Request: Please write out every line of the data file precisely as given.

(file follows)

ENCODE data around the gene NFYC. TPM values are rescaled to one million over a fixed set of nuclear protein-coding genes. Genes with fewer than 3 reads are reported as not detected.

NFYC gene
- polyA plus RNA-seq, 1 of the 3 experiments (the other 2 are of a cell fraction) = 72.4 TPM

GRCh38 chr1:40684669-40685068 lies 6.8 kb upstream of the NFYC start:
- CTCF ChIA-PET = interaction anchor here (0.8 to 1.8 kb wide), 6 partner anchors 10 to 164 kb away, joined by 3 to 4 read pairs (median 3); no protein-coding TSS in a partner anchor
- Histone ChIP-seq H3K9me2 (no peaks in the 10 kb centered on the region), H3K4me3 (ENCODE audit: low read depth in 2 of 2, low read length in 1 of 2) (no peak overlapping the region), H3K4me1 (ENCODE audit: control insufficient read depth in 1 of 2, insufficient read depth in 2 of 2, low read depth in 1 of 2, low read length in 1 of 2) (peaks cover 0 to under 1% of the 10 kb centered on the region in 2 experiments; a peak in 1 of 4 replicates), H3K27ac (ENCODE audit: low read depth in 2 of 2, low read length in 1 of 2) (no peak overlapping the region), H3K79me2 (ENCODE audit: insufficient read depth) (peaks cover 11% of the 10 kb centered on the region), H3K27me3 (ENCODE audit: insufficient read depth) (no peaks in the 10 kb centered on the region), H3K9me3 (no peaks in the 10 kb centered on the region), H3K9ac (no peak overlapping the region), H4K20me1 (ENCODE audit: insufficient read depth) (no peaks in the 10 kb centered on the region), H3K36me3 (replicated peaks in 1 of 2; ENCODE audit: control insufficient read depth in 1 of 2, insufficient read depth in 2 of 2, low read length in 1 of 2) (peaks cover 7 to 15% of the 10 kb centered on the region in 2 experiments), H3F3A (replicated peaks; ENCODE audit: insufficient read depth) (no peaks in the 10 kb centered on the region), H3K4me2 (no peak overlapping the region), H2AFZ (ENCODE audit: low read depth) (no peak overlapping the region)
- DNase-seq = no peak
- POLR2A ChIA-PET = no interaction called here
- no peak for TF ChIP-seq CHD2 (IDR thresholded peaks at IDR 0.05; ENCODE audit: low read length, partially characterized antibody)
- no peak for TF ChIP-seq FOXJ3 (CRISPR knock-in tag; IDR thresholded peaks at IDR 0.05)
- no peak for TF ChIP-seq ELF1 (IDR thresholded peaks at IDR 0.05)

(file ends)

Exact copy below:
ENCODE data around the gene NFYC. TPM values are rescaled to one million over a fixed set of nuclear protein-coding genes. Genes with fewer than 3 reads are reported as not detected.

NFYC gene
- polyA plus RNA-seq, 1 of the 3 experiments (the other 2 are of a cell fraction) = 72.4 TPM

GRCh38 chr1:40684669-40685068 lies 6.8 kb upstream of the NFYC start:
- CTCF ChIA-PET = interaction anchor here (0.8 to 1.8 kb wide), 6 partner anchors 10 to 164 kb away, joined by 3 to 4 read pairs (median 3); no protein-coding TSS in a partner anchor
- Histone ChIP-seq H3K9me2 (no peaks in the 10 kb centered on the region), H3K4me3 (ENCODE audit: low read depth in 2 of 2, low read length in 1 of 2) (no peak overlapping the region), H3K4me1 (ENCODE audit: control insufficient read depth in 1 of 2, insufficient read depth in 2 of 2, low read depth in 1 of 2, low read length in 1 of 2) (peaks cover 0 to under 1% of the 10 kb centered on the region in 2 experiments; a peak in 1 of 4 replicates), H3K27ac (ENCODE audit: low read depth in 2 of 2, low read length in 1 of 2) (no peak overlapping the region), H3K79me2 (ENCODE audit: insufficient read depth) (peaks cover 11% of the 10 kb centered on the region), H3K27me3 (ENCODE audit: insufficient read depth) (no peaks in the 10 kb centered on the region), H3K9me3 (no peaks in the 10 kb centered on the region), H3K9ac (no peak overlapping the region), H4K20me1 (ENCODE audit: insufficient read depth) (no peaks in the 10 kb centered on the region), H3K36me3 (replicated peaks in 1 of 2; ENCODE audit: control insufficient read depth in 1 of 2, insufficient read depth in 2 of 2, low read length in 1 of 2) (peaks cover 7 to 15% of the 10 kb centered on the region in 2 experiments), H3F3A (replicated peaks; ENCODE audit: insufficient read depth) (no peaks in the 10 kb centered on the region), H3K4me2 (no peak overlapping the region), H2AFZ (ENCODE audit: low read depth) (no peak overlapping the region)
- DNase-seq = no peak
- POLR2A ChIA-PET = no interaction called here
- no peak for TF ChIP-seq CHD2 (IDR thresholded peaks at IDR 0.05; ENCODE audit: low read length, partially characterized antibody)
- no peak for TF ChIP-seq FOXJ3 (CRISPR knock-in tag; IDR thresholded peaks at IDR 0.05)
- no peak for TF ChIP-seq ELF1 (IDR thresholded peaks at IDR 0.05)